Start to identify new markets by looking at these 10 statistics

25/10/2019

Identify new markets

Identify new markets

To identify new markets and potential opportunities, or eliminate unsuitable markets, researchers should first examine macroeconomic data. Macroeconomics refers to research into the overall aspects of a country’s economy, including income, national output and the interrelationship between economic sectors.

The economic characteristics of an international market are conditions that organizations cannot control. If an organization cannot contend with these characteristics, or if the characteristics mean that a product or service is unlikely to be suitable for that country, then the market can be discounted as an opportunity or the organization can investigate methods of adapting to the market.

The macroeconomic features of a potential host country can be divided into several areas for research:

1. Gross national product (GNP)

The market value of all final goods and services produced by the nationals of a country in an annual time frame. GNP is often used as a measure of the size of a country’s economy, and incorporates income derived from overseas activity.

2. Gross domestic product (GDP)

The market value of all final goods and services produced in a country or region in an annual timeframe. GDP per capita is often used as a measure of the standard of living in a country.

3. Purchasing power parity (PPP)

Compares the purchasing power of different currencies in their domestic countries and is often used as an alternative to GDP figures for measuring the standard of living in a country. PPP is calculated using the amount of domestic currency needed to purchase a similar collection of goods in different countries.

4. Household disposable income

This is the average amount a household in a country has to spend after taxes and payment of essential items, such as housing costs and utilities.

5. Market size

The market’s total number of buyers. The larger a country’s population, the larger the potential customer base.

6. Market potential

Describes how many people or businesses in a country could realistically be expected to purchase a product or service.

7. Market resources

The presence of natural resources in a country will have an impact on international business success. The presence of resources such as oil, soil, timber and minerals increases a country’s wealth and leads to increased development of infrastructure.

It is also important for exporters to consider the geography and climate of a potential market country, because both have an impact on the transportation of goods and dictate which products or services are likely to be purchased.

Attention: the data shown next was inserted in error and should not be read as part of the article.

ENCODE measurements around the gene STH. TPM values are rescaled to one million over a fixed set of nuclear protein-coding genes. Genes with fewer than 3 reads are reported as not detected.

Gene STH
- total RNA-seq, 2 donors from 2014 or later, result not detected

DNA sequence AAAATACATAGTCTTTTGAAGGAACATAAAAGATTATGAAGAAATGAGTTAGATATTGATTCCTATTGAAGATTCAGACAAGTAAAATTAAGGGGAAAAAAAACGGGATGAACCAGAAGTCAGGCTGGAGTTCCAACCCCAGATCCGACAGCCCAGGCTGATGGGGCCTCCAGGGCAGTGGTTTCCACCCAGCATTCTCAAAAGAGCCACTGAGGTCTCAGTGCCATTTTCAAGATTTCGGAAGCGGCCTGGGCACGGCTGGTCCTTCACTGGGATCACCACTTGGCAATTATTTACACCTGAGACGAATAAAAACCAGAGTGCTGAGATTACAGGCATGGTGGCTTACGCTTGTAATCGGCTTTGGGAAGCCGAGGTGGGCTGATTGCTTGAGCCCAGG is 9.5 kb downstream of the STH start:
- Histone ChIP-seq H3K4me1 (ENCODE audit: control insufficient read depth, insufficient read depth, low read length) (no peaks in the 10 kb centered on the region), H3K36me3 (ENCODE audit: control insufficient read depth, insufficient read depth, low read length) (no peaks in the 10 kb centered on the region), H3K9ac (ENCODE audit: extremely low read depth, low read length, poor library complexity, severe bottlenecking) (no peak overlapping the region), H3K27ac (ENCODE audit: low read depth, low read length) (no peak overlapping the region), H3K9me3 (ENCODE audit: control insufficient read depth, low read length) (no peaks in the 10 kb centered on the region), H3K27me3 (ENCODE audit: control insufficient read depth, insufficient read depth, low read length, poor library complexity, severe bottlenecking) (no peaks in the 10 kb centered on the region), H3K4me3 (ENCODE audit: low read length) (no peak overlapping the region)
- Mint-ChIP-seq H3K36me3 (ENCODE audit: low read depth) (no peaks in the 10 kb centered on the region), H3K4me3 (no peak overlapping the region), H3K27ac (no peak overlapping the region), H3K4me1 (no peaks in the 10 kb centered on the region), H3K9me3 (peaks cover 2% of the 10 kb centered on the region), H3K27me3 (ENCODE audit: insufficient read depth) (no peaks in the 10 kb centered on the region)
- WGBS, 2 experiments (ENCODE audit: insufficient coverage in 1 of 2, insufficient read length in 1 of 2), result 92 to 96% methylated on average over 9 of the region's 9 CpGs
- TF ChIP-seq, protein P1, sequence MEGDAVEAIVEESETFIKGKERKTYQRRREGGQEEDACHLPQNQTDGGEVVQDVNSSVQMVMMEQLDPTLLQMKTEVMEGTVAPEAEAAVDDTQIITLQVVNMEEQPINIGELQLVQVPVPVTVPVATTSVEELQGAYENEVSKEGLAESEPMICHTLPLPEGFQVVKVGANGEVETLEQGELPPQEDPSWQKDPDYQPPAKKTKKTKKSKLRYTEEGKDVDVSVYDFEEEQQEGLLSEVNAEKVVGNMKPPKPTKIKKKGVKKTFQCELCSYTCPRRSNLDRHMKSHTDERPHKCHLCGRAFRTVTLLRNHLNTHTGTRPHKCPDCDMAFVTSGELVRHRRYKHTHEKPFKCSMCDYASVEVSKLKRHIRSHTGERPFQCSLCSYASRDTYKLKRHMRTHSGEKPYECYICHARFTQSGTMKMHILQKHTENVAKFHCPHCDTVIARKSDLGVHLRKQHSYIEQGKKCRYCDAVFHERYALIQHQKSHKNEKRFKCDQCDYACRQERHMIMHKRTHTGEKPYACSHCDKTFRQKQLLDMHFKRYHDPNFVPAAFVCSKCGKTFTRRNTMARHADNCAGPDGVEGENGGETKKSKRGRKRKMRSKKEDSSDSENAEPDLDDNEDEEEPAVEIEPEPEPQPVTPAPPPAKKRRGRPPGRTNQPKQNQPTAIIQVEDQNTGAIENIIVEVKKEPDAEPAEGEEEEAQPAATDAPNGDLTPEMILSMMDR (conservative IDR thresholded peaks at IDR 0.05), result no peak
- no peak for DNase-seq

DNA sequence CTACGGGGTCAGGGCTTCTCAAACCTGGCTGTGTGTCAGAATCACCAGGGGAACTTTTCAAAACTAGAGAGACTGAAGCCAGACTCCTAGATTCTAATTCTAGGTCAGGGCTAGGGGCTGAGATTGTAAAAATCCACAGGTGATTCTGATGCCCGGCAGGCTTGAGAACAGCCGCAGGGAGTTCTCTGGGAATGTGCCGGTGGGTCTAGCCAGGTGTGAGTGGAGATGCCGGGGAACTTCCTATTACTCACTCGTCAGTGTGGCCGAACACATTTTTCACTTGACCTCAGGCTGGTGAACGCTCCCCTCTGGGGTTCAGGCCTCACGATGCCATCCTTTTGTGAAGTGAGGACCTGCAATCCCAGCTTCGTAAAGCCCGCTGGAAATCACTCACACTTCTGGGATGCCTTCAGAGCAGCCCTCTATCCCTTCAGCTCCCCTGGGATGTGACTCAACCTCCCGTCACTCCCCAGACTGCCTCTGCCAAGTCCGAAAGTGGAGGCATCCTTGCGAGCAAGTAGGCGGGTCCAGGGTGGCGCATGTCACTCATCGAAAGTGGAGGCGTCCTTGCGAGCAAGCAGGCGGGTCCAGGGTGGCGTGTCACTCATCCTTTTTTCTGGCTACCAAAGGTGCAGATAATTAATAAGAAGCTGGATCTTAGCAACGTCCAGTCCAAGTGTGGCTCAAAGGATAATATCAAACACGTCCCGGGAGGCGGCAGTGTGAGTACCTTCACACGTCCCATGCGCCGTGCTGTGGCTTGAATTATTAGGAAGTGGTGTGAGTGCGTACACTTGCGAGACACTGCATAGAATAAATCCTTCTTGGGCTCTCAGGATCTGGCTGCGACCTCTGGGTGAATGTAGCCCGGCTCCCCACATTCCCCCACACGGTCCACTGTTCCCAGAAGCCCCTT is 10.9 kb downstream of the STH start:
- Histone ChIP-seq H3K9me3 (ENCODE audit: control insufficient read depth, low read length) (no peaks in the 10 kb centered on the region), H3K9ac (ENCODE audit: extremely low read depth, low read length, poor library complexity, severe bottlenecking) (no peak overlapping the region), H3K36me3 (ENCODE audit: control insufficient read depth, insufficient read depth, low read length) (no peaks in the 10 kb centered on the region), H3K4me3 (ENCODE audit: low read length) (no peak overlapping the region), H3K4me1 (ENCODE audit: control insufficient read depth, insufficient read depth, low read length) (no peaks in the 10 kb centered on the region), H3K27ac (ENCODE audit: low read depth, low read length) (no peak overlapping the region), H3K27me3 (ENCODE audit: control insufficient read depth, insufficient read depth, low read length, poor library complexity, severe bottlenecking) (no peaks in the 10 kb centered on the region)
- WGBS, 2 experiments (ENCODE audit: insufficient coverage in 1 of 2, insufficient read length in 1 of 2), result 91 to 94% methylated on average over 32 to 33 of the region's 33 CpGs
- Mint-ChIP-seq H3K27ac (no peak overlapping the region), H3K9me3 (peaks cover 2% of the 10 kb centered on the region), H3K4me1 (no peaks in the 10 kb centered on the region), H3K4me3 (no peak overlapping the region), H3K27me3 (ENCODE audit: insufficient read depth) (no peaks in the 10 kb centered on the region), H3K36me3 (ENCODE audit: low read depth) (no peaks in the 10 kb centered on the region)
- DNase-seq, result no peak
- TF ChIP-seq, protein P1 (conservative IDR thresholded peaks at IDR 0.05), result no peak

For organizations considering sourcing goods from an international market or setting up a production site in a foreign county, the presence of resources needed for production processes will be essential for success.

8. Market activity

In some cases, organizations will need to investigate the major economic industries present in a specific country. For example, an organization wishing to sell building machinery might need to check whether a potential market has its industry centered on agriculture rather than industry.

9. Infrastructure

A country’s infrastructure, such as the transportation network, the distribution of cities and major centers, and the extent of the national power supply, will have an impact on the distribution of goods or services and the costs involved with distribution.

In some cases, this information will also indicate a need to adapt a product or service (because the supply of electricity is intermittent, for example), or will indicate the unsuitability of exporting to that market.

Information about a country’s infrastructure will also give an idea of how effective business communications might be (for instance, the availability of telephone, Internet and mail services) and how easy it will be to travel to the country for meetings and to monitor business activities.

10. Urbanization

The amount of urbanization in a country is a measure of that country’s demand for certain goods and services and its income levels. In general, workers in urban areas are paid higher wages than workers in rural areas.

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About the author

Ewan Roy

Author: Ewan Roy

I'm a Digital Marketing Specialist for the Forum for International Trade Training (FITT). My background is in writing and research, and I am passionate about communicating new ideas and telling stories that matter to you.

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